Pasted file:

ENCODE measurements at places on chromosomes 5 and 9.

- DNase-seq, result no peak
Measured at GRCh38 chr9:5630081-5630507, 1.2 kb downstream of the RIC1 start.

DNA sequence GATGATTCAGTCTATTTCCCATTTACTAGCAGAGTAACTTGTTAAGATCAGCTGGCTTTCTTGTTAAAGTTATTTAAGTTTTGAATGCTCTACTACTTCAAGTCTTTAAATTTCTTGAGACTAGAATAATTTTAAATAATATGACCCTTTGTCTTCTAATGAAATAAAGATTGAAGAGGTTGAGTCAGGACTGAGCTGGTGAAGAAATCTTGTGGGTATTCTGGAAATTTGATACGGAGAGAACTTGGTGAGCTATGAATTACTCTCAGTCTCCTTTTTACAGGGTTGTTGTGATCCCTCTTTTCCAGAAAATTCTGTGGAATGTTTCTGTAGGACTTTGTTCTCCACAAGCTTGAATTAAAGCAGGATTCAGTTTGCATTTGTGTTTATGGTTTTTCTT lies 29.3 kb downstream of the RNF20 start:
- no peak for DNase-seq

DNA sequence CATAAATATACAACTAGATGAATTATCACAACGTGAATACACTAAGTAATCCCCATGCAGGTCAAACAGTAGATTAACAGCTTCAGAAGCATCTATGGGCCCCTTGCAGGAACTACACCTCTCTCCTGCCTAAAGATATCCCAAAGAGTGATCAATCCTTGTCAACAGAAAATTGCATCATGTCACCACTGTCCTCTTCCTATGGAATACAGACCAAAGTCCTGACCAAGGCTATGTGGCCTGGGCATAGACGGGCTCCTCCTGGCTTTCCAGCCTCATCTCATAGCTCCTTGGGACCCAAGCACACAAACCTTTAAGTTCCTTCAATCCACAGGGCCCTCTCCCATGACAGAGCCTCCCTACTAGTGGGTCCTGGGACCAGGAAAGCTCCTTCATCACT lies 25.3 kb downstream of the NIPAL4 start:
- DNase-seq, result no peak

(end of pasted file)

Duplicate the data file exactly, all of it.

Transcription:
ENCODE measurements at places on chromosomes 5 and 9.

- DNase-seq, result no peak
Measured at GRCh38 chr9:5630081-5630507, 1.2 kb downstream of the RIC1 start.

DNA sequence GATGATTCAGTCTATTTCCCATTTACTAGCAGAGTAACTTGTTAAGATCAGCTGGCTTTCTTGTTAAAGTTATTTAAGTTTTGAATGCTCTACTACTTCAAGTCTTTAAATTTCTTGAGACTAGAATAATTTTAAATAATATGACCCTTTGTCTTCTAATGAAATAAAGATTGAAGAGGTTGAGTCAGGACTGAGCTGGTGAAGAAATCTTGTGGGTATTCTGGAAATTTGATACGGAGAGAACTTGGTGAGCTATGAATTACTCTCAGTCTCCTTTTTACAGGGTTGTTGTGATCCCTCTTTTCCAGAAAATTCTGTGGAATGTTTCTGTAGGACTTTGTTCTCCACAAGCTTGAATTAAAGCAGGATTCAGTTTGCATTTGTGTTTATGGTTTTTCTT lies 29.3 kb downstream of the RNF20 start:
- no peak for DNase-seq

DNA sequence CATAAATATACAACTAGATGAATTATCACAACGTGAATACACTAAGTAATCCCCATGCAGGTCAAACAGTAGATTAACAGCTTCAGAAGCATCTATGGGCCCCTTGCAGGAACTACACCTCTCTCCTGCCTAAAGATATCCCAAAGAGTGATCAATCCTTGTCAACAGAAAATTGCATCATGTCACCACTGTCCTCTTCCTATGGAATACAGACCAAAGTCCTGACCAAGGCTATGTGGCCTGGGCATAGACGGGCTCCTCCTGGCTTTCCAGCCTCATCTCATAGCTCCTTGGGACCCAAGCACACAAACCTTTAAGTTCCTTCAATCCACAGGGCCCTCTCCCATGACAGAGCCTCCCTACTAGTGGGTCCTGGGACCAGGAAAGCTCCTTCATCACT lies 25.3 kb downstream of the NIPAL4 start:
- DNase-seq, result no peak